Connection may be more difficult to objectively measure, but customer connection is extremely important: according to the Harvard Business Review, fully connected customers are 52% more valuable than customers who are merely highly satisfied. Emotionally connected customers are more engaged with your brand and they will continue to shop and spend money on your products.

Creating a connection is not always easy. These tips may help:

  • Introduce yourself: It may seem obvious, but so many call centers get this wrong. A quick introduction makes your agent less of a nameless, faceless entity and more of a real person. 
  • Answer with more than one word: Even if a customer asks a yes/no question, you can train your agents to give them a little bit of additional information. 
  • Have the agent tell the customer they value their feedback and their business. 
  • Use the customer’s name, but be careful because this can sound forced if it’s not done well.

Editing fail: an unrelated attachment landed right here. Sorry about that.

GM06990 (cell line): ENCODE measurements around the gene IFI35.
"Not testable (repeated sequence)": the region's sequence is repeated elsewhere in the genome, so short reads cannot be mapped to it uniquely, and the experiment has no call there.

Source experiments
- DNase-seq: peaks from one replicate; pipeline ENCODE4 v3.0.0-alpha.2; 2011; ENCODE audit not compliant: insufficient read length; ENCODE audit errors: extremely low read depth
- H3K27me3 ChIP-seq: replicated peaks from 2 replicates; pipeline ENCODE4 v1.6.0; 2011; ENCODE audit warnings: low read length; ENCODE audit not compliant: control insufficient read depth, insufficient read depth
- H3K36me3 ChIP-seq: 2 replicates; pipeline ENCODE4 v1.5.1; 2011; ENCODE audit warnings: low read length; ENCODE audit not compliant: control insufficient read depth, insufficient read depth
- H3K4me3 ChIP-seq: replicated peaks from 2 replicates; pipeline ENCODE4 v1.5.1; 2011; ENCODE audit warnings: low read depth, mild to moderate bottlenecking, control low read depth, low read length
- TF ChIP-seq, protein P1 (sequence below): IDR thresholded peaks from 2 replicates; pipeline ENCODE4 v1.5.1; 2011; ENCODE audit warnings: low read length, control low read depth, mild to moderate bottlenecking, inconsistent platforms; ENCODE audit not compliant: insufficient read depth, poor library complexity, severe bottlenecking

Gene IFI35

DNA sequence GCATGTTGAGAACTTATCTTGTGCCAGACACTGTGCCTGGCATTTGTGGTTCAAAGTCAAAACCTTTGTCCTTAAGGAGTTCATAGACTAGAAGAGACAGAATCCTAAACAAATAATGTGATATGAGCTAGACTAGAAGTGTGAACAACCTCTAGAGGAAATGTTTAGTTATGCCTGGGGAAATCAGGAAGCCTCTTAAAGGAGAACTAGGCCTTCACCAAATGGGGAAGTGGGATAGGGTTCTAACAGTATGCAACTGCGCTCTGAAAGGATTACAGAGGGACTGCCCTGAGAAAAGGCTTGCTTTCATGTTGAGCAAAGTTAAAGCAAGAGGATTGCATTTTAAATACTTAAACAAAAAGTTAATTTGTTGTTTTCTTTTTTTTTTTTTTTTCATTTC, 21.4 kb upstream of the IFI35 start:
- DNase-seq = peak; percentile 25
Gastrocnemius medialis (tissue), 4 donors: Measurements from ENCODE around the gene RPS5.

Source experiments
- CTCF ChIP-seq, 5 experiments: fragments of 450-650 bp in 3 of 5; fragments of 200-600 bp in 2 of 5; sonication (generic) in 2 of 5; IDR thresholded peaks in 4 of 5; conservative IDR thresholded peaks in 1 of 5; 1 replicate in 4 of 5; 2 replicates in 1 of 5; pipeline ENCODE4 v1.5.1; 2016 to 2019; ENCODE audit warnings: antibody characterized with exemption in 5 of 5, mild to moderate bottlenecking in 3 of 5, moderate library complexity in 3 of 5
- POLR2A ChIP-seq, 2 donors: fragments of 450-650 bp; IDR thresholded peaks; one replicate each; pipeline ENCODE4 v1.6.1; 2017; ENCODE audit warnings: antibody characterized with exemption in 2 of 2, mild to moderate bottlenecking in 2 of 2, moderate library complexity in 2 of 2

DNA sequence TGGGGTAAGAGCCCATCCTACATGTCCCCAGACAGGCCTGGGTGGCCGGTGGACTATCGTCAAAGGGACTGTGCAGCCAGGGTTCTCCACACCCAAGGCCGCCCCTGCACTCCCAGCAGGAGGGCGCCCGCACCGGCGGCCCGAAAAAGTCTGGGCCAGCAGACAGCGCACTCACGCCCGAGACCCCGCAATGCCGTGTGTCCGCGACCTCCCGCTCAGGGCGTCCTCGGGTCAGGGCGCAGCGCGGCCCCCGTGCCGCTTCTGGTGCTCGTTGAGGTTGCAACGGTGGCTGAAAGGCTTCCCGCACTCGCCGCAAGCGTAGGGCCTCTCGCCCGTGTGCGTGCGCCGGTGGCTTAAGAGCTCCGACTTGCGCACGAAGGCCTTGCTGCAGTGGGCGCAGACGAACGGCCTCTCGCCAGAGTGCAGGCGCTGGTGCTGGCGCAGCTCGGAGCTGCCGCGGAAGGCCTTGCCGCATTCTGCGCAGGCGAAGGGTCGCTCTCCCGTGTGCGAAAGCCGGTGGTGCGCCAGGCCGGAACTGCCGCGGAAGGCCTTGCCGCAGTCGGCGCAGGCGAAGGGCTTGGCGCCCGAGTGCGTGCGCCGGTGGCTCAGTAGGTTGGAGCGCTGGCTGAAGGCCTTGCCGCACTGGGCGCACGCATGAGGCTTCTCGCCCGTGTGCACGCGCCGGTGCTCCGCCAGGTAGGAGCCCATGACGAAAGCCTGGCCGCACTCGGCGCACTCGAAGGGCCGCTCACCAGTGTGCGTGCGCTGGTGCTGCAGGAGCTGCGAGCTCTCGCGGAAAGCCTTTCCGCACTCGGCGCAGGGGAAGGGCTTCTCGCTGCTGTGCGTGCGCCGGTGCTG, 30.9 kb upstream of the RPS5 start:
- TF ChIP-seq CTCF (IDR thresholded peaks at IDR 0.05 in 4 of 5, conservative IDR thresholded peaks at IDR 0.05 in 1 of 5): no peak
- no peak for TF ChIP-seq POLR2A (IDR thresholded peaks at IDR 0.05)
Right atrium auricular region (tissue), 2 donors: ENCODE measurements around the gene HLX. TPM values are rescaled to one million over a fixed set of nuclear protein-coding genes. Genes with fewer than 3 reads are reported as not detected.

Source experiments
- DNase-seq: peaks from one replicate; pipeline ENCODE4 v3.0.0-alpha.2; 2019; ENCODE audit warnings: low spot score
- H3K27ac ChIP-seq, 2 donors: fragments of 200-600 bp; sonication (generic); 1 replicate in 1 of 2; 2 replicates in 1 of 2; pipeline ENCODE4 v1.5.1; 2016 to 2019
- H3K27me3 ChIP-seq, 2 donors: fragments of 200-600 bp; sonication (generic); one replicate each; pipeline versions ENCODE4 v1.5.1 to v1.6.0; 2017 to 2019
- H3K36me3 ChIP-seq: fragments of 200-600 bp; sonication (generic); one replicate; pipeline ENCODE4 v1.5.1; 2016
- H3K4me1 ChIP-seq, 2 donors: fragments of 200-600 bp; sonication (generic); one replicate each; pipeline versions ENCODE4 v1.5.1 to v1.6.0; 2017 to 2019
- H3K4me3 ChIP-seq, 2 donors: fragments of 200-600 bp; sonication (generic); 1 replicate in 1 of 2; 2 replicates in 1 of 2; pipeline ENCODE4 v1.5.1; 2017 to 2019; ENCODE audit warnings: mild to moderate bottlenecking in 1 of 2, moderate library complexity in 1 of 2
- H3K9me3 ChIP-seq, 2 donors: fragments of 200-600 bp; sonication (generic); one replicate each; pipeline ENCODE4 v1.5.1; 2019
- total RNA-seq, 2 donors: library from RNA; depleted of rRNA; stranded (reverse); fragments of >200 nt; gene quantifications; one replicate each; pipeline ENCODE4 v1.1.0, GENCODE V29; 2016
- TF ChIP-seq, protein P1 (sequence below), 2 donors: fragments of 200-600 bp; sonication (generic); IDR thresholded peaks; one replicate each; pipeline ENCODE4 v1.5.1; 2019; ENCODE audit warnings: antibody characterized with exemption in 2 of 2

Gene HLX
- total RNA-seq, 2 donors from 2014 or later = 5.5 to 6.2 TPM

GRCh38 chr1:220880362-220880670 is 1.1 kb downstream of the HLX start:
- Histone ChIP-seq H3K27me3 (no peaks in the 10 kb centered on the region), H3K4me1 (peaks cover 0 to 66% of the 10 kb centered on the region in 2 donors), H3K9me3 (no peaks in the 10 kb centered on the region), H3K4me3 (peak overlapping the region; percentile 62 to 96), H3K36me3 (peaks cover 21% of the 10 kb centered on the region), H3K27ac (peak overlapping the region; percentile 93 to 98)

One important thing to keep in mind when developing your QA scorecard is the bigger picture. You want customers to feel engaged and connected, and that’s hard to do if your agents are tied to a restrictive script. Customers won’t feel connected to an agent who sounds like a robot. There are times that spontaneous responses from your agents will do more to create that connection than any pre-developed set of metrics will. 

Who is using the scorecard?

Who is evaluating employee performance? You have some options.

  • QA team
  • Agents self-report
  • Peer evaluation
  • Team leaders

You can tinker with this a bit to see what works best. 

Where to build it